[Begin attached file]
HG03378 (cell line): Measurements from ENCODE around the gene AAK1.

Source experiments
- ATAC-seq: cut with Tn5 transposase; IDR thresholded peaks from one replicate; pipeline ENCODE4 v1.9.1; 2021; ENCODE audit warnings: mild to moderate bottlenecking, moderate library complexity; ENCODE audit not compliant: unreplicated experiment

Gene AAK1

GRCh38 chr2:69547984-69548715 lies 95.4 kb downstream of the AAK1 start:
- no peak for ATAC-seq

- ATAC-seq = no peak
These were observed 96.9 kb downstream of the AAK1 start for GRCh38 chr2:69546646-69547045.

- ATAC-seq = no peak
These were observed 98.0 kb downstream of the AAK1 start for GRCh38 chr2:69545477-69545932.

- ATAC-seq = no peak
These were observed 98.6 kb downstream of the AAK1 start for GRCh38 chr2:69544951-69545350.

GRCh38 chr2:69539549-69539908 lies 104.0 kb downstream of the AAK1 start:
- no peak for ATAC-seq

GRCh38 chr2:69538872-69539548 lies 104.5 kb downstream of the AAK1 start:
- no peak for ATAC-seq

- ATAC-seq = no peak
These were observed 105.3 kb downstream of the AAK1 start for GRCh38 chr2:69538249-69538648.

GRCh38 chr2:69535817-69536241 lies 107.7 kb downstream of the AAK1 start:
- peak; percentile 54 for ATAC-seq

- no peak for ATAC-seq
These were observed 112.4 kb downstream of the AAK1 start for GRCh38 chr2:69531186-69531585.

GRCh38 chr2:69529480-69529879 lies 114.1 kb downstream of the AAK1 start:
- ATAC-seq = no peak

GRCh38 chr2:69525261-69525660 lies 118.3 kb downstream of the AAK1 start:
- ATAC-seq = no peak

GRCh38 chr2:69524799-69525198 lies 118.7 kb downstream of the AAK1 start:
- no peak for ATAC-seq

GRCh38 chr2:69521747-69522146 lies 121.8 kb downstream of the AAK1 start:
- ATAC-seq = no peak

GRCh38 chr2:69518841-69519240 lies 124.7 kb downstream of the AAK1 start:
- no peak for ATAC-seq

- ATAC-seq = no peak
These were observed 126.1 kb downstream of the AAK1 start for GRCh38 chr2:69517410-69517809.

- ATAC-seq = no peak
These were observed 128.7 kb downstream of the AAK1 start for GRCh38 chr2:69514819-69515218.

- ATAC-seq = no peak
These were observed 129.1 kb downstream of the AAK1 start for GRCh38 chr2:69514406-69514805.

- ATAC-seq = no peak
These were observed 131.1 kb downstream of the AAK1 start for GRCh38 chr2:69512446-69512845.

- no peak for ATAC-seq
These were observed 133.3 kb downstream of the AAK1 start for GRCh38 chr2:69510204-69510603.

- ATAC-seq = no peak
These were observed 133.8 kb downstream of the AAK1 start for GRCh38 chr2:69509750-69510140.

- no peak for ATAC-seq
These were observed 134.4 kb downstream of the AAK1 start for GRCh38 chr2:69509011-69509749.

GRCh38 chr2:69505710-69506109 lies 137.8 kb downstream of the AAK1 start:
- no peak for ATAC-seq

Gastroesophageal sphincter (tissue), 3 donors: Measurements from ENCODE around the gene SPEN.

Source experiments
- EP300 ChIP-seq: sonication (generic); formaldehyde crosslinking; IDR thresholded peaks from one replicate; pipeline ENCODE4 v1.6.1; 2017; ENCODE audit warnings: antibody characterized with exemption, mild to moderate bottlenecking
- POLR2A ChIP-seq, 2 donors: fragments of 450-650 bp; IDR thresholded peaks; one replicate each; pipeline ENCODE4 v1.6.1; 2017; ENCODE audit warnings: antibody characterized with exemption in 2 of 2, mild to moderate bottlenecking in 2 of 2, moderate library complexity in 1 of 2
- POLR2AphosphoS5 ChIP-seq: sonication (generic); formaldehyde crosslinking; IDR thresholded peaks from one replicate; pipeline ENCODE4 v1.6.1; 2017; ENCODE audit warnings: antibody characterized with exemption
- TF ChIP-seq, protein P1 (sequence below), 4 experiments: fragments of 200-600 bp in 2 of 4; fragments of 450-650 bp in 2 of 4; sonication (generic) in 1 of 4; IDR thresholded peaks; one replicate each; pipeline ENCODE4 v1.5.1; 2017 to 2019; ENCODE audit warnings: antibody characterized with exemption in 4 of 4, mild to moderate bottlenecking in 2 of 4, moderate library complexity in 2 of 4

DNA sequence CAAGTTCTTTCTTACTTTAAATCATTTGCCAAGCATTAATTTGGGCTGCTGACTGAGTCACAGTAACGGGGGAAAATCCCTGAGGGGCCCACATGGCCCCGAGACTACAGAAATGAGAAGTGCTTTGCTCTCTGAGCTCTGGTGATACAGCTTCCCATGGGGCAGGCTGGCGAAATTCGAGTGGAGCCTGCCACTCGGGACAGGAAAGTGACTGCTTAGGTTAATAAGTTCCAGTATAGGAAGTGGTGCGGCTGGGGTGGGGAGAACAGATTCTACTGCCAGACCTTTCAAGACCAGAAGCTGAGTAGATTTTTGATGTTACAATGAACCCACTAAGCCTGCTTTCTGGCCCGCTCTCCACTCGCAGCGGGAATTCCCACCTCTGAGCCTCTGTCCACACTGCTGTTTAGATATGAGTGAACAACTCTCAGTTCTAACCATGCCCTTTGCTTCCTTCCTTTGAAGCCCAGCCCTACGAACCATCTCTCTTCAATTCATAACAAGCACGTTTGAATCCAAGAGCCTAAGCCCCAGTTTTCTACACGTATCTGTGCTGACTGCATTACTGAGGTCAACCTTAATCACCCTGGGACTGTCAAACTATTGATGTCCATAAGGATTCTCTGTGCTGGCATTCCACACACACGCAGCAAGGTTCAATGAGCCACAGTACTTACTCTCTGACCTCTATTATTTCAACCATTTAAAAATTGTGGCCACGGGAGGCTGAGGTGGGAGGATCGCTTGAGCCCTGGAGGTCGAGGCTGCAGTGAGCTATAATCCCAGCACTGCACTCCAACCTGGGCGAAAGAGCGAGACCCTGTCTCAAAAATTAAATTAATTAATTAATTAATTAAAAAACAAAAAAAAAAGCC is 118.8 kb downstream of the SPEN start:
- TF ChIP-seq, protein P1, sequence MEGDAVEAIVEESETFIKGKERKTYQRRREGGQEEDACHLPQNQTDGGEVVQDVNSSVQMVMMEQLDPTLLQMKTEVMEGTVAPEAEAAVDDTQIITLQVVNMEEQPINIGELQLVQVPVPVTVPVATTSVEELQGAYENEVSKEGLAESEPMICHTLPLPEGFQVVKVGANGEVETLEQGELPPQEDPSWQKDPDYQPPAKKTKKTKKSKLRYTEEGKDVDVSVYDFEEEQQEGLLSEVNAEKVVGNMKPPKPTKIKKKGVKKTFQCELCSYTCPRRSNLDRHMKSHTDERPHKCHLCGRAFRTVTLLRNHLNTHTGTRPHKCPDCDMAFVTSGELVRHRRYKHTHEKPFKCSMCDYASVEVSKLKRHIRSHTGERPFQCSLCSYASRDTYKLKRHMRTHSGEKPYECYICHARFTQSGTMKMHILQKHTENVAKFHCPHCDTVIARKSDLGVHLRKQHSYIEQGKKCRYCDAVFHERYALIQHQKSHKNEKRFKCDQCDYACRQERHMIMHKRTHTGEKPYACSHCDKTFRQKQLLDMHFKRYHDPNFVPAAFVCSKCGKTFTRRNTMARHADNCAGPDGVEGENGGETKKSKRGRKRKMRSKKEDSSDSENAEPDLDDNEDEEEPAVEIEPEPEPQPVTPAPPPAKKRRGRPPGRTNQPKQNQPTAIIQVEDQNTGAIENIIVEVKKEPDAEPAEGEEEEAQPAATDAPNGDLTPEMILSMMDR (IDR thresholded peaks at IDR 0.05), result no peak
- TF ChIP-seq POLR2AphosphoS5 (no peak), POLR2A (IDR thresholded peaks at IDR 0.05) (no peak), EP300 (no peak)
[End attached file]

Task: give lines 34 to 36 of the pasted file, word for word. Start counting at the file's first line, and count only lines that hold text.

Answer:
These were observed 126.1 kb downstream of the AAK1 start for GRCh38 chr2:69517410-69517809.

- ATAC-seq = no peak
These were observed 128.7 kb downstream of the AAK1 start for GRCh38 chr2:69514819-69515218.